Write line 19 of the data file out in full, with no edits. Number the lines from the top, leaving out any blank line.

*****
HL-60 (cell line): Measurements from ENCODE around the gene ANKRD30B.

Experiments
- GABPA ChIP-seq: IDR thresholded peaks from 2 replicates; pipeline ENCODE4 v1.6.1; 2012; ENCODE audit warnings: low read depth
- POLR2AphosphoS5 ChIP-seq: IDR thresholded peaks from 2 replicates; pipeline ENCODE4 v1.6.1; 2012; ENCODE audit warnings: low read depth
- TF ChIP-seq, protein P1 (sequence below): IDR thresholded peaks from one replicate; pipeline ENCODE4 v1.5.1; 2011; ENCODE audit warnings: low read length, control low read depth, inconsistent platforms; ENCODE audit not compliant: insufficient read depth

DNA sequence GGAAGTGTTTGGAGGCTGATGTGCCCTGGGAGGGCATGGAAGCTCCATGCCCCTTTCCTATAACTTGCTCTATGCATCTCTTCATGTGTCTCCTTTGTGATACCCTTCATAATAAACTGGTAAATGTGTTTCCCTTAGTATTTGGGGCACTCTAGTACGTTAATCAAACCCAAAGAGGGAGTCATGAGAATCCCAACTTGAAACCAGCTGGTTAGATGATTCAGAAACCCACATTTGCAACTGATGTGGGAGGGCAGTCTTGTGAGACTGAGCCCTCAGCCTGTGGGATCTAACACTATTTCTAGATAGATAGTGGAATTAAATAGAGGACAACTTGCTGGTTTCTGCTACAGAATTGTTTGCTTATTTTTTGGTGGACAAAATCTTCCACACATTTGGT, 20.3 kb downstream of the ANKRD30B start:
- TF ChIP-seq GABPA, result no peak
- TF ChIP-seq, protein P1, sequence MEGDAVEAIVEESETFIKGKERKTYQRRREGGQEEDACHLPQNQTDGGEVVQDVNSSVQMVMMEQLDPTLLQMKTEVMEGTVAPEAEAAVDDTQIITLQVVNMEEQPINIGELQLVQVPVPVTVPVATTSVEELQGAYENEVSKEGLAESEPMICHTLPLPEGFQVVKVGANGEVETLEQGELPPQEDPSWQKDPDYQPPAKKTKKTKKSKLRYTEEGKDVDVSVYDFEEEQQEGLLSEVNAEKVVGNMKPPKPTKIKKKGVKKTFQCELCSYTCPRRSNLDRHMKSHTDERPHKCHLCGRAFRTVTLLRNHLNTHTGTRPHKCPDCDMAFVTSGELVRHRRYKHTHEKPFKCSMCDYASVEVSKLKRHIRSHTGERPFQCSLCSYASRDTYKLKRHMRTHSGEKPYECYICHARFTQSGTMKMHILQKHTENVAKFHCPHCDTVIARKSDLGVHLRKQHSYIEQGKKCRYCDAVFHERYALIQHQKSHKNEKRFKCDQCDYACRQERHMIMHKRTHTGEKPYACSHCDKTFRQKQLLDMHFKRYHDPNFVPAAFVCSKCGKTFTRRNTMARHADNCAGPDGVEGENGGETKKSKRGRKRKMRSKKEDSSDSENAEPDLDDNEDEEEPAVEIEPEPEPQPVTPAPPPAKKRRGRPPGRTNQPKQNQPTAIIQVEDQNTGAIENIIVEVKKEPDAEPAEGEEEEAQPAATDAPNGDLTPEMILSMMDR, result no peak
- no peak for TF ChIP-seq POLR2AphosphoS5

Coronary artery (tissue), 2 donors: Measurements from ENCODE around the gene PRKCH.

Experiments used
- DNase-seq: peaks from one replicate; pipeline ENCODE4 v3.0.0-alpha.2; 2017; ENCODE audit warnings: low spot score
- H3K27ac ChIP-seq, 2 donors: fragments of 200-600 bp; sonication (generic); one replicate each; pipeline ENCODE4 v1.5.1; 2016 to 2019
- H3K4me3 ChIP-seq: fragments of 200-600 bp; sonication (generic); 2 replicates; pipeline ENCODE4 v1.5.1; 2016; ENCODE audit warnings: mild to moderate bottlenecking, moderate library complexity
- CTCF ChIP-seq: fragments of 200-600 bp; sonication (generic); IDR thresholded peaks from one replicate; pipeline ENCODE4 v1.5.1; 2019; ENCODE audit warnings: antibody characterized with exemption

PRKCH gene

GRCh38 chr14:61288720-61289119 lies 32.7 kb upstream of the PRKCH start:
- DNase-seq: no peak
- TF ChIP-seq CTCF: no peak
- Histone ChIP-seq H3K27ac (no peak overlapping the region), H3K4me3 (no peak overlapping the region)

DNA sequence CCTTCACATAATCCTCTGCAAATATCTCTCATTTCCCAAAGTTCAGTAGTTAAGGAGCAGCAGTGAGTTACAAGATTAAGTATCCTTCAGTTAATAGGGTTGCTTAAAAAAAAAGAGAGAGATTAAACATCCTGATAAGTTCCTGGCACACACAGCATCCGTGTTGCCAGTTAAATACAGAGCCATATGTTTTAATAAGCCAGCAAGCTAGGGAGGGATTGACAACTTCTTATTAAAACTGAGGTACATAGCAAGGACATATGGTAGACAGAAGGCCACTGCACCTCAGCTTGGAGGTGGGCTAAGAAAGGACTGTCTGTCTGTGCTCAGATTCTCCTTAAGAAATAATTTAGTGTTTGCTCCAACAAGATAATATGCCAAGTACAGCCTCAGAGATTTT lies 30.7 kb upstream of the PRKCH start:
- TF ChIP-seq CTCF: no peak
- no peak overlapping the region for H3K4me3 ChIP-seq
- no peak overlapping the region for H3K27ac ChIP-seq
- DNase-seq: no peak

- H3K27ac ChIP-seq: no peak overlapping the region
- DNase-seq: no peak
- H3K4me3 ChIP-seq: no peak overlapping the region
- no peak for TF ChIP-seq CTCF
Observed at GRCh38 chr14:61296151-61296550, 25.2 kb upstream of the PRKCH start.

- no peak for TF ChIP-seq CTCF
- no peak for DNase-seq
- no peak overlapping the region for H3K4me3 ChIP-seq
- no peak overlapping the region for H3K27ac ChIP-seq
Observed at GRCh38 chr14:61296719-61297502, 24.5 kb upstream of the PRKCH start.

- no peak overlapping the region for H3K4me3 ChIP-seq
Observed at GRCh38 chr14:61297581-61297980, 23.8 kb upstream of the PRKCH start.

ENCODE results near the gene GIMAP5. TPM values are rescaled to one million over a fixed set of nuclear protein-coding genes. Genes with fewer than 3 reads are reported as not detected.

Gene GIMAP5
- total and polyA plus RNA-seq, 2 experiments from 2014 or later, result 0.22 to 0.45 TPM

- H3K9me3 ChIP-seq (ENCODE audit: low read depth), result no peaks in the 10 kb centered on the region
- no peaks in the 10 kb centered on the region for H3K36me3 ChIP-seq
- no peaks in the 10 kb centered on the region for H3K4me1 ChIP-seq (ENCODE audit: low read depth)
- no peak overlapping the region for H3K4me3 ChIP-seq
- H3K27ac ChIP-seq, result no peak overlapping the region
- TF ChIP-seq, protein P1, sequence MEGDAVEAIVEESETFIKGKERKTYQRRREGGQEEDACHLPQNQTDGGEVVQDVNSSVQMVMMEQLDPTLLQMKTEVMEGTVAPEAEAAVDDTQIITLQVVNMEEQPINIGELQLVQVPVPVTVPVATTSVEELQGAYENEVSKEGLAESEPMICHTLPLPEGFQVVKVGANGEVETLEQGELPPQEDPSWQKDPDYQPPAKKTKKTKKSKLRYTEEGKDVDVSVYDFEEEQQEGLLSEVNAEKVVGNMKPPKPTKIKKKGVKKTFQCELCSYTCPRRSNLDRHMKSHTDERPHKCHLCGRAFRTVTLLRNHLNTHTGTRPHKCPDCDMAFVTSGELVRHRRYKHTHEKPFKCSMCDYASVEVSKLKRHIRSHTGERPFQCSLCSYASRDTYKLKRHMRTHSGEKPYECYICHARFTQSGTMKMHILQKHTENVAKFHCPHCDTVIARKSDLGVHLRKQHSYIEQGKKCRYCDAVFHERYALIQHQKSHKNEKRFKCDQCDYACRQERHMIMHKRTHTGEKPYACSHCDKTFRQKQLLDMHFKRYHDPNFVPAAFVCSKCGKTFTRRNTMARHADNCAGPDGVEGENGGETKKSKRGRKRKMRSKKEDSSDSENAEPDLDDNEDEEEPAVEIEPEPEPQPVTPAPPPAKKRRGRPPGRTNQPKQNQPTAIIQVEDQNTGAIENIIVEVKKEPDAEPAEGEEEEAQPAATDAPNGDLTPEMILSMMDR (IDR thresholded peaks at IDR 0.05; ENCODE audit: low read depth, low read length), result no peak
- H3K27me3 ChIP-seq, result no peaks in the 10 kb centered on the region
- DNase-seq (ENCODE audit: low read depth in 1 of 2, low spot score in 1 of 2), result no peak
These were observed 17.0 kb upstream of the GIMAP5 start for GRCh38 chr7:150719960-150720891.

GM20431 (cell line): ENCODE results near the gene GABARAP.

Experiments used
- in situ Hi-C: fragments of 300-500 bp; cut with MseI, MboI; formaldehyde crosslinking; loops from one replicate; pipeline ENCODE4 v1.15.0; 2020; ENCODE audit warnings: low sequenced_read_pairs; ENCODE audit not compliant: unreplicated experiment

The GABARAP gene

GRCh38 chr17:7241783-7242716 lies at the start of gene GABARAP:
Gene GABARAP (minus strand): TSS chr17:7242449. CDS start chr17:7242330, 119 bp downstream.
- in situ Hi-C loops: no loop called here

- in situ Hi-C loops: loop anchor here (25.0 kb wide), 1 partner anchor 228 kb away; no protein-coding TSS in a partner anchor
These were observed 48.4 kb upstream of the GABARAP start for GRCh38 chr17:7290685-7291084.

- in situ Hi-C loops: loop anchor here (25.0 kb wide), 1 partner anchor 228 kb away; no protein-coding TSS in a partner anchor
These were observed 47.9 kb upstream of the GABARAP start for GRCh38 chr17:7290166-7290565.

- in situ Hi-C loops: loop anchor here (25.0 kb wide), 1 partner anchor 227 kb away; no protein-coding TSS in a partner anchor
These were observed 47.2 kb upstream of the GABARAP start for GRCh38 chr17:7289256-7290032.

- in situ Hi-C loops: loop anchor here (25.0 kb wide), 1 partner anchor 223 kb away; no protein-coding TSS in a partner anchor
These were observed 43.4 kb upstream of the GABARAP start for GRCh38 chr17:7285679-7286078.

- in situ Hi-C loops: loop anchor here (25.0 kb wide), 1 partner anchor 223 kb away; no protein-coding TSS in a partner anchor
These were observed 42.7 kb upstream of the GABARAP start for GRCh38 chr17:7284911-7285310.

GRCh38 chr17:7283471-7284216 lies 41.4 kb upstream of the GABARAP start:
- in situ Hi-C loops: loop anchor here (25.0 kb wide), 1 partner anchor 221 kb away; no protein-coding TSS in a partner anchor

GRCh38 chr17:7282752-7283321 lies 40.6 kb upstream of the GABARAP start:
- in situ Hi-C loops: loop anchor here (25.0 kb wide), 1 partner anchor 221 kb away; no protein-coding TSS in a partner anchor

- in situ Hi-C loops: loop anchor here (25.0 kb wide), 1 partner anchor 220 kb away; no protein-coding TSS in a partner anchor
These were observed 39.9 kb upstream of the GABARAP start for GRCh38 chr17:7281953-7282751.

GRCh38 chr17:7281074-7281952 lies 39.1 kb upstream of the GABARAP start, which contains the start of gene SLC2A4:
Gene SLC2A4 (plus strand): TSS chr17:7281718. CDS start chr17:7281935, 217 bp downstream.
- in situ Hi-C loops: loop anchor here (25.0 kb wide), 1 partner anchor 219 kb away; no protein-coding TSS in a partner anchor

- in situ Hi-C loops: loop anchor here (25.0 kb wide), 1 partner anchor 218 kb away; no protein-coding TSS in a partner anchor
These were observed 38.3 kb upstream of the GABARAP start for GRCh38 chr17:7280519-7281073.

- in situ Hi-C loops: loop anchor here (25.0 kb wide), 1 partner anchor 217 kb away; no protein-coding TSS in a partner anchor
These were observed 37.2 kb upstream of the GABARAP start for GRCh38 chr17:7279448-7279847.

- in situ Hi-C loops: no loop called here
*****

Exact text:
- TF ChIP-seq CTCF: no peak